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The Best Picks from Ruby Day Conf 2015

Ruby Day Conf was an exciting event full of inspiring talks and takeaways for all Ruby developers! Our dev team visited Turin and brought back some insightful tips to share with you. We also allowed ourselves to share some less tech-related impressions :)

Ruby Day intro (by Dariusz)

Ruby Day was my first technical conference (I don’t count PRUG - Poznań Ruby User Group). To be honest, it was my first major tech event, but not as huge as I thought it would be - this wasn't a problem at all! The conference took place in Turin, Italy.


This was no festive event, but very well organized, in my humble opinion. Everything ran according to the agenda and we didn't need to ask for any extra information because we were kitted out with a terrific welcome pack. We were even given a small stylish bag with a few nice gifts, like brochures, stickers, notes, pens, and a t-shirt.



The sessions were split down the middle by a lunch-break. Time to toodle off to a nice little restaurant nearby! As you can imagine, the food was pretty darn scrumptious (I’m a bit of an Italian cuisine aficionado).


You’re probably keen to read something about the sessions - they were intriguing and covered a gamut of different topics, like:

  • Introduction to algorithms.

  • Teaching kids coding with Music&Ruby - Sonic Pi

  • Debugging - more backtrace - gem "trace_calls"
  • Debugging v2 - a lot of pry versions, gems: 

    • "pry-remote"

    • "pry-byebug"

    • "pry-inline"

    • "pry-rescue"

  • Teaching kids coding by creating games - Gosu
  • Hybrid apps - top tips & advice

  • Lightning talks: 

    • S3 and encrypted upload 

    • Ember: gem "rails_api_auth"

    • E-commerce: Spree is better than magento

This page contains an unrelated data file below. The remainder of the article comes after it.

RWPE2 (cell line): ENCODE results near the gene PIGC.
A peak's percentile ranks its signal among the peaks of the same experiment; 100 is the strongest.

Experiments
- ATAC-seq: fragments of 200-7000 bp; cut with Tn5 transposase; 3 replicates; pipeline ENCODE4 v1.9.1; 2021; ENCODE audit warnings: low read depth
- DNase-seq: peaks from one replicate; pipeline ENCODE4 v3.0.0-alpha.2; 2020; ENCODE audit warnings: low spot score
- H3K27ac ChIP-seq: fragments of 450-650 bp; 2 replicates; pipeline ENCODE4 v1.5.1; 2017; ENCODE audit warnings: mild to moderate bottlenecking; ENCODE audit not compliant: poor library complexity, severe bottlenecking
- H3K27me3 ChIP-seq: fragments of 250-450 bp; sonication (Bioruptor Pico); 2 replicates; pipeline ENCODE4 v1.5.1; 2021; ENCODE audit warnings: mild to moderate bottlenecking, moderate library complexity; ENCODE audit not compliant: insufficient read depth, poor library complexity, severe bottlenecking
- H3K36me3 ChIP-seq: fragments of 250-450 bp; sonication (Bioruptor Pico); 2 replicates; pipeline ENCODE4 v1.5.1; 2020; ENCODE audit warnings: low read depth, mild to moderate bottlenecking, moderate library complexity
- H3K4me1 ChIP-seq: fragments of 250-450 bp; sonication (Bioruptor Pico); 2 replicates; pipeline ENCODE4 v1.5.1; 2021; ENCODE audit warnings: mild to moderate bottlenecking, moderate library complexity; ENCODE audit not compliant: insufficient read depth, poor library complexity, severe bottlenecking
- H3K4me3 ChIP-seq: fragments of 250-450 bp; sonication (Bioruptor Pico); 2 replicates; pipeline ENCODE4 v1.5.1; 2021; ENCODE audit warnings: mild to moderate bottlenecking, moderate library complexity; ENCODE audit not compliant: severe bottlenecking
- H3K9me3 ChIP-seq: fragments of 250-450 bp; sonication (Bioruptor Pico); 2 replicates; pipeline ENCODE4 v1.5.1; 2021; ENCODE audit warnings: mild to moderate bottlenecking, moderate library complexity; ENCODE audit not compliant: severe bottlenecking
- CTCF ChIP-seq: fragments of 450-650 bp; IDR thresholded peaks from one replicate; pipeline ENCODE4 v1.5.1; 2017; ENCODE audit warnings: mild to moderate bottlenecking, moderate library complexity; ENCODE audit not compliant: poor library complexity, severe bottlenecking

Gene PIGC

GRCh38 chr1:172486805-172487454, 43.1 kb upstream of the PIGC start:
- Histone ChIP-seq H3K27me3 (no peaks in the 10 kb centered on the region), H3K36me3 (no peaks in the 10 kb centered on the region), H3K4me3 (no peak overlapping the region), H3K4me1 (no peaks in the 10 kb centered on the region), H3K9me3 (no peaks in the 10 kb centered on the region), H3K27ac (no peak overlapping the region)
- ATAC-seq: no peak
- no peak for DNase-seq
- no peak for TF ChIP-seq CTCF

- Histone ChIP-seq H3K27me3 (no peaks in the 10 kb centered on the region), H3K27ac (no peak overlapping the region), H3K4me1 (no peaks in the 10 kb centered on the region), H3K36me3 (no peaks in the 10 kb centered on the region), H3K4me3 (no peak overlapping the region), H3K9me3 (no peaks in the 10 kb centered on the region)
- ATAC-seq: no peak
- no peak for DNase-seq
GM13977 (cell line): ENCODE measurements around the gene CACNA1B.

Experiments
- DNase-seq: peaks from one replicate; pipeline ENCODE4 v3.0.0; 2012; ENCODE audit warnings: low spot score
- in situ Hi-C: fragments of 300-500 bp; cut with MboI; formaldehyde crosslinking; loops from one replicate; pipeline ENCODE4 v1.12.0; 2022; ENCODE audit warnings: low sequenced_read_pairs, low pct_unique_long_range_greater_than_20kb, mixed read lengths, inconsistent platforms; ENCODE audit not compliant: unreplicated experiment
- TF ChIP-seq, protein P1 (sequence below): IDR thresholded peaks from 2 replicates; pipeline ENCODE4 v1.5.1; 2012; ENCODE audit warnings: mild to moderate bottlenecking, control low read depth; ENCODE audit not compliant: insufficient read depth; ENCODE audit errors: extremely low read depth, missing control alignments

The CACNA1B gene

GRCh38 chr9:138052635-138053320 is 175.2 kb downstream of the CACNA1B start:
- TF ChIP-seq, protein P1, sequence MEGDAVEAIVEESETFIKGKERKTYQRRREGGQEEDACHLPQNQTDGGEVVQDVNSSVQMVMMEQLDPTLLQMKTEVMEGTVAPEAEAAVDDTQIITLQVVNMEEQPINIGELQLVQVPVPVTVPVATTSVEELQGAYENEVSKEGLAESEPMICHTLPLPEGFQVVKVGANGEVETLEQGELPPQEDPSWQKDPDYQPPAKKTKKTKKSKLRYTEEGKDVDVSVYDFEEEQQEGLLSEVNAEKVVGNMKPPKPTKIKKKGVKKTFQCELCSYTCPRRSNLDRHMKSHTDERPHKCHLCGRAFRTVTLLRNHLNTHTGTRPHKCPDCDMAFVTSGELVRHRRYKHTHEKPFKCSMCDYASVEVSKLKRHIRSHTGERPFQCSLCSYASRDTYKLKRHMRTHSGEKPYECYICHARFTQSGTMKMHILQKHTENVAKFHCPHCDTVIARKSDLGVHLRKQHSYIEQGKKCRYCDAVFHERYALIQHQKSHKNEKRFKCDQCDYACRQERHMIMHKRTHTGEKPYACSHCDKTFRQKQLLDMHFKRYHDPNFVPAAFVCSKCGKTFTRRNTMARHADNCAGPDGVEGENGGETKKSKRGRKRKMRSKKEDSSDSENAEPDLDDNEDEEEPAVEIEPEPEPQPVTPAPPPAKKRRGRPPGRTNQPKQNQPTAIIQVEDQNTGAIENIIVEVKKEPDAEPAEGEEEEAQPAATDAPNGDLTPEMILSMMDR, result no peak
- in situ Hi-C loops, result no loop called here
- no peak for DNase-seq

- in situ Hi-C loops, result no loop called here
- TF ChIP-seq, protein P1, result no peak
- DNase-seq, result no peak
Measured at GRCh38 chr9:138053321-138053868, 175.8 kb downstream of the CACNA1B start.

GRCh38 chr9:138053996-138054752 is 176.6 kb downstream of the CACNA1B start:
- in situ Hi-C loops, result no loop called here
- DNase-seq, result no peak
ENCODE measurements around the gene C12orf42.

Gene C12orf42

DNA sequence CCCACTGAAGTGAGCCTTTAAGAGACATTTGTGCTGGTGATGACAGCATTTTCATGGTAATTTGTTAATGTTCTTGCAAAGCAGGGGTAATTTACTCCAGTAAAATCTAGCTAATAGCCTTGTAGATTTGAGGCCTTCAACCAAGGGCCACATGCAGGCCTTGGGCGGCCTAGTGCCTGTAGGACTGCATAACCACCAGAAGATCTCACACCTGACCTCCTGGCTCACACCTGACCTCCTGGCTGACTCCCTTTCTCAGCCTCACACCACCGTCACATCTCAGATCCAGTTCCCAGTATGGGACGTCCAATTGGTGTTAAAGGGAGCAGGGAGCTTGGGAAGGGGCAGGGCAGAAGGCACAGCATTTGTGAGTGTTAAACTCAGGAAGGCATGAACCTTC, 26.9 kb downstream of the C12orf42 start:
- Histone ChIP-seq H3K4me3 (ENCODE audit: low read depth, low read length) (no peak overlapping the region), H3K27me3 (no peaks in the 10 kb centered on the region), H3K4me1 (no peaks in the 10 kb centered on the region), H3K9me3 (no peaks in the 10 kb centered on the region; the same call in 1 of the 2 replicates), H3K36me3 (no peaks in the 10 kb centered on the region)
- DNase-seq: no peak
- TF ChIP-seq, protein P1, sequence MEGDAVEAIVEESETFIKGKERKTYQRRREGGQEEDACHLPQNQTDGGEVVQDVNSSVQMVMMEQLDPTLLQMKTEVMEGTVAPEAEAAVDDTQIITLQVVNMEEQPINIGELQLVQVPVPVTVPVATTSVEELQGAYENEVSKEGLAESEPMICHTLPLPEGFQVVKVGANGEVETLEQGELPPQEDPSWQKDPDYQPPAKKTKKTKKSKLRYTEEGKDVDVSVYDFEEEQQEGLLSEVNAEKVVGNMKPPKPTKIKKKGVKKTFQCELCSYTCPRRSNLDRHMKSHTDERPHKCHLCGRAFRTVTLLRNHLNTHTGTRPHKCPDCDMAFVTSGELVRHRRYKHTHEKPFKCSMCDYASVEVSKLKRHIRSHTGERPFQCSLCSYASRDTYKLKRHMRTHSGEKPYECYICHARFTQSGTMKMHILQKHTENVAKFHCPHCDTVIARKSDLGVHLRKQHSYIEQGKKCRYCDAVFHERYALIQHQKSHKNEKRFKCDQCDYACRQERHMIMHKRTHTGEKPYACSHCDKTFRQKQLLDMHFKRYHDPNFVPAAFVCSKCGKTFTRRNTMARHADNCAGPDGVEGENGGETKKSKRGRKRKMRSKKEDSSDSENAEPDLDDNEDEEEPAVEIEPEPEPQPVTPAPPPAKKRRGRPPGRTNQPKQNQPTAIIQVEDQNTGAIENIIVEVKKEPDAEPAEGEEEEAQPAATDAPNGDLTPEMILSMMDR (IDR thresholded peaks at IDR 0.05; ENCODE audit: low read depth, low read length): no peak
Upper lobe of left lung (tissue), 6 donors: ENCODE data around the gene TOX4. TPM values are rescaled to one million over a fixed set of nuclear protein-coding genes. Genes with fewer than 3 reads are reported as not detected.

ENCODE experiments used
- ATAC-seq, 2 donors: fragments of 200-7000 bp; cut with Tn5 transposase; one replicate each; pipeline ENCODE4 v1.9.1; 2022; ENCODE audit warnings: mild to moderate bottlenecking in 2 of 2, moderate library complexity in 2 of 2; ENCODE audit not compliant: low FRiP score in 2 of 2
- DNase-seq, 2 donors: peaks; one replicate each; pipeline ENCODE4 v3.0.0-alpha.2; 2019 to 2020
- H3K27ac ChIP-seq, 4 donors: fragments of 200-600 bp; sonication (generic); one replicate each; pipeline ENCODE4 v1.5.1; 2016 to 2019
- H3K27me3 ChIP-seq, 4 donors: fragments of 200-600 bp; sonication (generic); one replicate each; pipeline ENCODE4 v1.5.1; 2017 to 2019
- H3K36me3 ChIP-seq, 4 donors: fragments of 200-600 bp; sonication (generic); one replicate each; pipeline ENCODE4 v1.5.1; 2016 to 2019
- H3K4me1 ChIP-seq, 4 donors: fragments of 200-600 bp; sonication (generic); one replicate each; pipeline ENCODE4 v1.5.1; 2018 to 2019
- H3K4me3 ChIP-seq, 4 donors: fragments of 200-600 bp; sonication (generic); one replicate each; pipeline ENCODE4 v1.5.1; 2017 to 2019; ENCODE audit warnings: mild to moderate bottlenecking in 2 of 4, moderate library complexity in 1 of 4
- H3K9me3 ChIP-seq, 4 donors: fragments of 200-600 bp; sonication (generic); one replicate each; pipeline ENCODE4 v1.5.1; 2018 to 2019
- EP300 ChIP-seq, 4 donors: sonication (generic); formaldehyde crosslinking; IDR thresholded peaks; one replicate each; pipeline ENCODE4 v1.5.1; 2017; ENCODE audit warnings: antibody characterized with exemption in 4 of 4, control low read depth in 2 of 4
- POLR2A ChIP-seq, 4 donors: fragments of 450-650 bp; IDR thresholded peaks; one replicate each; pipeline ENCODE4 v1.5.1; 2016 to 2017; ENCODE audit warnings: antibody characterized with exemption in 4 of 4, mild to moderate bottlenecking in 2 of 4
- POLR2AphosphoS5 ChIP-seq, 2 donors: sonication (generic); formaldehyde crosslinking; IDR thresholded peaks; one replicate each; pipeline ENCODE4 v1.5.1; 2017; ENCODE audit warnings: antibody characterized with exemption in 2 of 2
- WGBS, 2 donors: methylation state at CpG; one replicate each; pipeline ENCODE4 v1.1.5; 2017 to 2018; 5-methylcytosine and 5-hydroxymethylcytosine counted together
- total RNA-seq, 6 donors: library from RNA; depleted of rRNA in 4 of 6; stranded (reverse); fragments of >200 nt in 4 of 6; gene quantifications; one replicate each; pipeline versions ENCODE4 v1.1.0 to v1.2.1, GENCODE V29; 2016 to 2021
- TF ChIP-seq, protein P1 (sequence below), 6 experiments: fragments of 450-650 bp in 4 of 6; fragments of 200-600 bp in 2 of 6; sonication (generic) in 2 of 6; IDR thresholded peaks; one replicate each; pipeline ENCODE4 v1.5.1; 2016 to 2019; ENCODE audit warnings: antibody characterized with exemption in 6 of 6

• Opal Ruby

  • Json_api

  • Lotus - A complete web framework for Ruby



Each of them contained something of interest which, for me at least, brought something new to the party. If I really had to choose the most fascinating, I would go for: debugging staff and json_api because I do reckon this stuff could come in very handy indeed. Teaching kids with Music and by creating games was also a particular highlight as was the Lotus session at the end.

SONIC PI (by Dariusz)

The one of most memorable sessions for me was the one about how to teach kids by showing them how to write music in Ruby. If your kid knows English, then I think this tool (Sonic PI) could be very exciting. You begin with a simple play :a which then gives you the sound of the musical note ‘A’. Next up, you can start creating loops and functions etc. I would imagine that this is fantastic way to get kids interested - to be honest, I was hooked too :) You can create what you are capable of imagining. There are no limits. There are also a lot of great examples included of entire songs. During the session, the presenter demonstrated a really cool short script which converts strings to dulcet tones of an old NOKIA 3310.


My interest was piques by a talk about Continuous Integration and Continuous delivery. The presentation was delivered by Pierluigi Riti from Italy who mentioned the numerous steps necessary to keep a healthy relationship between devs and operations staff, where both of those groups work together. Devops trends are definitely focused on automation and shifting some infrastructure changes over to the developer, so the developer is then able to do most of the work (writing and delivering features). The ops role is to help in edge cases or architecture challenges. It was nice to hear that our core concepts at netguru are aligned with modern development and we can benefit from CI and CD on a daily basis.

JSON API (by Szymon)

During his presentation, Marco Otte-Witte talked about the JSON API specification. JSON API is an attempt to unify and bring consistency into APIs across the web. It provides a set of rules dealing with: content negotiation, the structure of JSON objects, dealing with CRUD operations, the format of query parameters and rules governing the handling of errors.